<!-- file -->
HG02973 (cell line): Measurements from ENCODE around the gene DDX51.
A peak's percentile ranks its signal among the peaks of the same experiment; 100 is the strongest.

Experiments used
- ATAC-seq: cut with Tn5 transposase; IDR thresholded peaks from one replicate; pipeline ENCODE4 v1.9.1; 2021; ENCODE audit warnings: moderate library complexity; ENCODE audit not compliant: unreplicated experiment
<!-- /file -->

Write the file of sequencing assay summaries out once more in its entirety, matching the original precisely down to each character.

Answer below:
HG02973 (cell line): Measurements from ENCODE around the gene DDX51.
A peak's percentile ranks its signal among the peaks of the same experiment; 100 is the strongest.

Experiments used
- ATAC-seq: cut with Tn5 transposase; IDR thresholded peaks from one replicate; pipeline ENCODE4 v1.9.1; 2021; ENCODE audit warnings: moderate library complexity; ENCODE audit not compliant: unreplicated experiment